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Georgina Chapman was walking through Marchesa’s design studio one day when she was struck by a flurry of brightly toned fabrics that had randomly been gathered on a worktable. “Seeing all those colors and textures together just made me so happy, and I thought, This is what we have to do, leave them all together,” she said Wednesday afternoon.
“We had a lot of fun playing with color this season,” agreed Keren Craig, Chapman’s design partner.
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Two hours later, that was supremely evident just a few looks into Marchesa’s spring/summer 2016 presentation at the St. Regis, when Chapman and Craig sent out a strapless ballgown that featured a billowing high-low ballgown skirt crafted of hand-cut tulle petals in a rainbow of pale pastel hues; it was topped by a feathered corset, an overt clue to the theme that drove the collection. “When you’re inspired by birds, that allows you to work with all sorts of beautiful colors,” Craig noted.
“And, of course, feathers,” Chapman added with a laugh.
It was a most elegant aviary offered up by the duo for Marchesa’s A-list audience, which included Bella Thorne, Christina Hendricks, Julianne Hough, AnnaSophia Robb, Alyssa Milano and Bette Midler, who discovered the label while working on her Divine Intervention tour earlier this year. “I was having a little trouble, and I went to Neiman Marcus and pulled something I loved off the rack, and it was Marchesa,” Midler recalled. “It was fantastic, and I wore it ‘til it fell off me. It was the first time I ever wore their clothes, and I was enchanted.”
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Midler’s sentiment was ultimately an apt description for this latest collection, which felt equal parts enchanted and ethereal. Those billowing skirts, each with a train longer than the one before it, were indeed among the grandest we have seen in a season that has favored ballgowns for evening. Any one of these confections by Chapman and Craig will make a fantastic red-carpet entrance, and yet it was the quieter gowns in which the pair truly shined: A hand-draped Grecian-inspired gown in layers of pale pastel tulle featured feathers placed across the bodice as though they were wings about to take flight, while a sleek black ankle-length gown in silk faille featured ombré-toned pink feathers that peaked above a strapless neckline; each was a subtle take that nicely balanced those other wow moments.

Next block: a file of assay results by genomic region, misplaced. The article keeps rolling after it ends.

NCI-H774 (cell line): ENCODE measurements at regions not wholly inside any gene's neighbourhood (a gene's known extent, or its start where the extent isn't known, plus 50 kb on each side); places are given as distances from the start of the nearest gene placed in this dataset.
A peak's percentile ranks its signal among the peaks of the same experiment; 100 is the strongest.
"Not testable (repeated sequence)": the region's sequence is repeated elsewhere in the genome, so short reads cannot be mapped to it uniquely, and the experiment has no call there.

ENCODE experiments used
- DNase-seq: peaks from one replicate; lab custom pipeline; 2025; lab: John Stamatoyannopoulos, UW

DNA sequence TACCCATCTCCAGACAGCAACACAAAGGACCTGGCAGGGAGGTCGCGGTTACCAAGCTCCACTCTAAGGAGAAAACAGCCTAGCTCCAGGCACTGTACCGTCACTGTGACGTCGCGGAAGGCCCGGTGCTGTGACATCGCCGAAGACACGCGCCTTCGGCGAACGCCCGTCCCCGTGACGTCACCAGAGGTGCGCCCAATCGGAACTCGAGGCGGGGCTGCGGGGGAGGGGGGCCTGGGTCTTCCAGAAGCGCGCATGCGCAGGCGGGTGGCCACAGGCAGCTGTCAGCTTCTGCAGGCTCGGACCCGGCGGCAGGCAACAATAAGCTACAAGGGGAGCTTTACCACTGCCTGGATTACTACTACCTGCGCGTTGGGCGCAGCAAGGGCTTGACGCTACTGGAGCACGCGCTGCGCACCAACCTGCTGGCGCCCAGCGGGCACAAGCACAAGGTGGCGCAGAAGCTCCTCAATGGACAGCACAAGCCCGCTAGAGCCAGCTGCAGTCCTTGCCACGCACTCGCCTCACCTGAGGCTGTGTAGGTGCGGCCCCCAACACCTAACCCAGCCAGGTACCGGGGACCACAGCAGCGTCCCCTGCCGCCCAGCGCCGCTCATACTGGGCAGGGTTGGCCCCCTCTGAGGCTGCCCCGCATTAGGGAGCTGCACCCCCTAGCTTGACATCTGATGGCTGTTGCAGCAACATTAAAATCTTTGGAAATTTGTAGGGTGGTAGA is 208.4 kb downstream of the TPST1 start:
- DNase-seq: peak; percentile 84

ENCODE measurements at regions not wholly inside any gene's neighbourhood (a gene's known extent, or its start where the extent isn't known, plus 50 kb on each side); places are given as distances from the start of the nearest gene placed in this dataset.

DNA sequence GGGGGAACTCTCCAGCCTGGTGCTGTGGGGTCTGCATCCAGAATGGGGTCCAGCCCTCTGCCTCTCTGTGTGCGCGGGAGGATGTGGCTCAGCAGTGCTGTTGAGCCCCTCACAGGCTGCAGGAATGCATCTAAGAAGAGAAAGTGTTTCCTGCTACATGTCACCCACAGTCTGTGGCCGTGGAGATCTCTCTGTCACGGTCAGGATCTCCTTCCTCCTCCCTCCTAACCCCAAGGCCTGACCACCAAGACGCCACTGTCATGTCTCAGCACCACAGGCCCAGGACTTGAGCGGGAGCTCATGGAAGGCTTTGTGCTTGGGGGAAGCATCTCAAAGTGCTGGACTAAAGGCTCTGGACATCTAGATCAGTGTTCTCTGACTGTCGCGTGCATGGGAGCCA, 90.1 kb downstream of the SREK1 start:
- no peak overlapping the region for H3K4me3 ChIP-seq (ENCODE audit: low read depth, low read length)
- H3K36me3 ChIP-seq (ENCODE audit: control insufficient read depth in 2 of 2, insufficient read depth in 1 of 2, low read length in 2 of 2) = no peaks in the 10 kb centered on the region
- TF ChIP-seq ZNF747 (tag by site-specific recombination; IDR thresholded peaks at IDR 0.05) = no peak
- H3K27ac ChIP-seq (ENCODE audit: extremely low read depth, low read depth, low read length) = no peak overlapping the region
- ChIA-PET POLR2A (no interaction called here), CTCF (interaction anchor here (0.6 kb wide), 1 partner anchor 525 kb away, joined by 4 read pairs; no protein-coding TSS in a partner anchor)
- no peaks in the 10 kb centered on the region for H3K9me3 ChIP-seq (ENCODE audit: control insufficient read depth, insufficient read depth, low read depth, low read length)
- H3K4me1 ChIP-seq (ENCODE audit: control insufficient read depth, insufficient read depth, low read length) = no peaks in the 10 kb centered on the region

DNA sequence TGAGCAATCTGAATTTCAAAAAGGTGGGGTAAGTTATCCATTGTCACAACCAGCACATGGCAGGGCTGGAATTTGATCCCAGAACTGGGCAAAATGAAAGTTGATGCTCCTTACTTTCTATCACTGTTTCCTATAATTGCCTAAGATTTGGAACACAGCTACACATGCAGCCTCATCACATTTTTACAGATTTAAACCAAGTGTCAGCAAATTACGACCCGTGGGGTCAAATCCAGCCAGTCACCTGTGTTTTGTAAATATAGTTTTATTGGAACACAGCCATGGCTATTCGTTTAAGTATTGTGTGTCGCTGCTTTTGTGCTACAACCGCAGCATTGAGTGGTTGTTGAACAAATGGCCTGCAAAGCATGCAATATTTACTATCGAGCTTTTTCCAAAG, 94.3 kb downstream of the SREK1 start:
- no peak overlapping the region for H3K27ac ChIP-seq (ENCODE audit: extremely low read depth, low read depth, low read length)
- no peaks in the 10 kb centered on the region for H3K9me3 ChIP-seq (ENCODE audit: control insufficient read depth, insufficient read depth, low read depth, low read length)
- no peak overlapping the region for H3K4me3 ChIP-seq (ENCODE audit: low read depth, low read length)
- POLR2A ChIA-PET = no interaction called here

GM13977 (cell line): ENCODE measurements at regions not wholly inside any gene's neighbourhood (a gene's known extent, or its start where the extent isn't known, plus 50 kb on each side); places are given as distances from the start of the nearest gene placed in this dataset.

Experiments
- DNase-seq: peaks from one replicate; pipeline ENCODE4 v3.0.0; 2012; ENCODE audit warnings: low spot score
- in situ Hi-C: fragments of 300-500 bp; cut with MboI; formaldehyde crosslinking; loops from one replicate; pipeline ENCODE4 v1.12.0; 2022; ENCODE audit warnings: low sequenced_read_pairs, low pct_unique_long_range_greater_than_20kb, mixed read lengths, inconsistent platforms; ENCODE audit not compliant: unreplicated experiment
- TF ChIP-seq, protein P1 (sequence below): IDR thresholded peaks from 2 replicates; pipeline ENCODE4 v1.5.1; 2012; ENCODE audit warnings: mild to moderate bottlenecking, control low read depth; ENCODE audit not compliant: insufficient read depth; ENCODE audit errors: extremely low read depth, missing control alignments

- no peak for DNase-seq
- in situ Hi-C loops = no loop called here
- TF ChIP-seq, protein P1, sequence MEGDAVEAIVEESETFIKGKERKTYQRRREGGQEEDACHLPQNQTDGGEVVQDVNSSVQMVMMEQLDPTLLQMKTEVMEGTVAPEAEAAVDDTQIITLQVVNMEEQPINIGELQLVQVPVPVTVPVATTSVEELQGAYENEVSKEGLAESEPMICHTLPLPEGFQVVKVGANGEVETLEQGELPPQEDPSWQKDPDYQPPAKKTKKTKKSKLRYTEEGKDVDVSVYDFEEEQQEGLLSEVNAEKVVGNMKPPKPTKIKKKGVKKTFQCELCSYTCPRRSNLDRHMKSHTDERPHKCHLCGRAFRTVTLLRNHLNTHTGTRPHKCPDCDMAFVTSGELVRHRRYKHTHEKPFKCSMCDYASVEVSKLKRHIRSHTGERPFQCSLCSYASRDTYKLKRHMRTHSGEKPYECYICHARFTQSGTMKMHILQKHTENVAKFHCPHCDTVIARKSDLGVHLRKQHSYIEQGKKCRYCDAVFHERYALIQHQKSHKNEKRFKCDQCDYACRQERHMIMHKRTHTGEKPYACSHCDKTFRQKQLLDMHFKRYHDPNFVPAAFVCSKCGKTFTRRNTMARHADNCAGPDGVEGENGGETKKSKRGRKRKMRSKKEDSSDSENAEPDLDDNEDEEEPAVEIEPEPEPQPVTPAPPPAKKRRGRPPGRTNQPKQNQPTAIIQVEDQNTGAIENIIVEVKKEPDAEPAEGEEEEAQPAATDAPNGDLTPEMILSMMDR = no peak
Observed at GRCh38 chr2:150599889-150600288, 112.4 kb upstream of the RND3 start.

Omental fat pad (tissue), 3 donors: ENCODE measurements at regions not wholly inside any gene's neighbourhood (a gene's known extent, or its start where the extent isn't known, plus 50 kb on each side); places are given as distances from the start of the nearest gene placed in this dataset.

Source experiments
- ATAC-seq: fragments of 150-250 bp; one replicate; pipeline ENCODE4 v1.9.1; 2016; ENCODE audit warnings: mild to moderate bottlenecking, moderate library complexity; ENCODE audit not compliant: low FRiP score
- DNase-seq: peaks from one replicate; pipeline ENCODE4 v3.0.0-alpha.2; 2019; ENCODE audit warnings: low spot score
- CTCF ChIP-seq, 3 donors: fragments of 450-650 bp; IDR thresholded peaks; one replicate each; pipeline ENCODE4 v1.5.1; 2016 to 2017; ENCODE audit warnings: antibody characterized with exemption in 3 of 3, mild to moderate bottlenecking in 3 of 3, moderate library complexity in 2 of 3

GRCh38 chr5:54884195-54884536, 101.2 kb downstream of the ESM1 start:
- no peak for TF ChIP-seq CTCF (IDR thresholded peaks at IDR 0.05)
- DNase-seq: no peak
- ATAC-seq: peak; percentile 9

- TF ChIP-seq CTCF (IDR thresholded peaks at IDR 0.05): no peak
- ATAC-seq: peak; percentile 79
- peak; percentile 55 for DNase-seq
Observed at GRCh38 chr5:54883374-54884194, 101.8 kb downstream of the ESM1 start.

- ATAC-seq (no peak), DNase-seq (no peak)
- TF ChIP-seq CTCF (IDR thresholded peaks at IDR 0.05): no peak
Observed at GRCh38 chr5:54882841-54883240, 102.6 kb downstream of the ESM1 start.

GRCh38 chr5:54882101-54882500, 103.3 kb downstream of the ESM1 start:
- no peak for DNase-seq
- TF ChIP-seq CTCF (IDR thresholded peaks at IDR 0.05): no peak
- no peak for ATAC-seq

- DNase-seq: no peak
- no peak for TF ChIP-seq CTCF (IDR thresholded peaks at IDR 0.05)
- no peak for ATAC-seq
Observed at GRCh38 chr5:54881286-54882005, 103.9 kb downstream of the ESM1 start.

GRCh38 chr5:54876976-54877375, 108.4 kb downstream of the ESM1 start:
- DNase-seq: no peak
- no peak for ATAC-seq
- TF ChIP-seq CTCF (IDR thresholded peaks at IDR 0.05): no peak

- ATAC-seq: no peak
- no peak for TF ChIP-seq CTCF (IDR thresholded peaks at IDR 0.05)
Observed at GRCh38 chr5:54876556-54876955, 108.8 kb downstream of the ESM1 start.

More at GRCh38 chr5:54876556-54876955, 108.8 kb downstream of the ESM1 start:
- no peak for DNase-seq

Cocktail dresses and that high-low ballgown skirt, meanwhile, also allowed a prime view of another Marchesa debut: footwear. The Italian-made shoes will arrive in stores in January; priced between $525 and $1,995, the eight inaugural designs take their cue from the latest ready-to-wear theme.
“Everything ties back to the runway,” Craig said, pointing to the cage-like details on corsets likewise inspiring a silver cage boot embellished with crystals, while the laser cuts employed throughout the shoe designs are taken from similarly crafted fabrics seen on the runway. But the overall romanticism of the collection is ultimately what will always move it forward, Chapman said: “Marchesa is a quintessentially feminine brand that has that sort of dream quality, and that is what we’re always thinking about.”
And before this new collection had even debuted, it already had the makings of a fan base. As Milano, who shares judging duties with Chapman on Project Runway All Stars, put it while the house lights dimmed, “I cannot wait to see the shoes.”
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